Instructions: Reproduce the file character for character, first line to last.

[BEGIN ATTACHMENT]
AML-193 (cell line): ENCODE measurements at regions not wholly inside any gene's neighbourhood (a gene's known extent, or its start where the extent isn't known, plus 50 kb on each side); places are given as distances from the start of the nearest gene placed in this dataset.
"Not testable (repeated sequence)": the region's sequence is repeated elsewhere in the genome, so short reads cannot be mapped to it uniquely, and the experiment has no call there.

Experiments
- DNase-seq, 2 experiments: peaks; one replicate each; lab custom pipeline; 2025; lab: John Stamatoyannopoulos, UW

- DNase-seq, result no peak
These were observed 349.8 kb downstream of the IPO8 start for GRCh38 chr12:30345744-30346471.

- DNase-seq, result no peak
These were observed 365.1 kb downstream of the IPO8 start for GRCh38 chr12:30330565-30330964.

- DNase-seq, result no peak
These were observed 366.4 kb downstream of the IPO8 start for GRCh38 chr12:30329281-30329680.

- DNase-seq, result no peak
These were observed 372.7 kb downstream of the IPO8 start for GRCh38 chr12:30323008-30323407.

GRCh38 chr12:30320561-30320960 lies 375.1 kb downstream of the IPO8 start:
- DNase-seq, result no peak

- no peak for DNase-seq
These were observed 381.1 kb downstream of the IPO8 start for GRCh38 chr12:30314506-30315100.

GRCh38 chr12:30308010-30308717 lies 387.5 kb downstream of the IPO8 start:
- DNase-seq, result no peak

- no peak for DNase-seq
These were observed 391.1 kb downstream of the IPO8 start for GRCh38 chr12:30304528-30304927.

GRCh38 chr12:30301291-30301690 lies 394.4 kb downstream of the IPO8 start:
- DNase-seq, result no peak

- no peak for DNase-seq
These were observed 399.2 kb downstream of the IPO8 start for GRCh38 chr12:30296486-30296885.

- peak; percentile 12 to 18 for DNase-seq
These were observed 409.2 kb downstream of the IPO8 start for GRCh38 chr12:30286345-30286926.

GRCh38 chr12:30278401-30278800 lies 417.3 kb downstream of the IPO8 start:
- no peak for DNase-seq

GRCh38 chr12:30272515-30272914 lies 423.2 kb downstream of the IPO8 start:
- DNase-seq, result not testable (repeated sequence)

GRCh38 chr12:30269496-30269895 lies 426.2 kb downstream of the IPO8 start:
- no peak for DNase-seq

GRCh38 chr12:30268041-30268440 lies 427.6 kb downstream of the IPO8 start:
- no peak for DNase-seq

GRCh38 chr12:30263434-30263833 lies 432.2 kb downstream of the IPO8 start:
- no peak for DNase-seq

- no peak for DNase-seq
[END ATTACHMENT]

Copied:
AML-193 (cell line): ENCODE measurements at regions not wholly inside any gene's neighbourhood (a gene's known extent, or its start where the extent isn't known, plus 50 kb on each side); places are given as distances from the start of the nearest gene placed in this dataset.
"Not testable (repeated sequence)": the region's sequence is repeated elsewhere in the genome, so short reads cannot be mapped to it uniquely, and the experiment has no call there.

Experiments
- DNase-seq, 2 experiments: peaks; one replicate each; lab custom pipeline; 2025; lab: John Stamatoyannopoulos, UW

- DNase-seq, result no peak
These were observed 349.8 kb downstream of the IPO8 start for GRCh38 chr12:30345744-30346471.

- DNase-seq, result no peak
These were observed 365.1 kb downstream of the IPO8 start for GRCh38 chr12:30330565-30330964.

- DNase-seq, result no peak
These were observed 366.4 kb downstream of the IPO8 start for GRCh38 chr12:30329281-30329680.

- DNase-seq, result no peak
These were observed 372.7 kb downstream of the IPO8 start for GRCh38 chr12:30323008-30323407.

GRCh38 chr12:30320561-30320960 lies 375.1 kb downstream of the IPO8 start:
- DNase-seq, result no peak

- no peak for DNase-seq
These were observed 381.1 kb downstream of the IPO8 start for GRCh38 chr12:30314506-30315100.

GRCh38 chr12:30308010-30308717 lies 387.5 kb downstream of the IPO8 start:
- DNase-seq, result no peak

- no peak for DNase-seq
These were observed 391.1 kb downstream of the IPO8 start for GRCh38 chr12:30304528-30304927.

GRCh38 chr12:30301291-30301690 lies 394.4 kb downstream of the IPO8 start:
- DNase-seq, result no peak

- no peak for DNase-seq
These were observed 399.2 kb downstream of the IPO8 start for GRCh38 chr12:30296486-30296885.

- peak; percentile 12 to 18 for DNase-seq
These were observed 409.2 kb downstream of the IPO8 start for GRCh38 chr12:30286345-30286926.

GRCh38 chr12:30278401-30278800 lies 417.3 kb downstream of the IPO8 start:
- no peak for DNase-seq

GRCh38 chr12:30272515-30272914 lies 423.2 kb downstream of the IPO8 start:
- DNase-seq, result not testable (repeated sequence)

GRCh38 chr12:30269496-30269895 lies 426.2 kb downstream of the IPO8 start:
- no peak for DNase-seq

GRCh38 chr12:30268041-30268440 lies 427.6 kb downstream of the IPO8 start:
- no peak for DNase-seq

GRCh38 chr12:30263434-30263833 lies 432.2 kb downstream of the IPO8 start:
- no peak for DNase-seq

- no peak for DNase-seq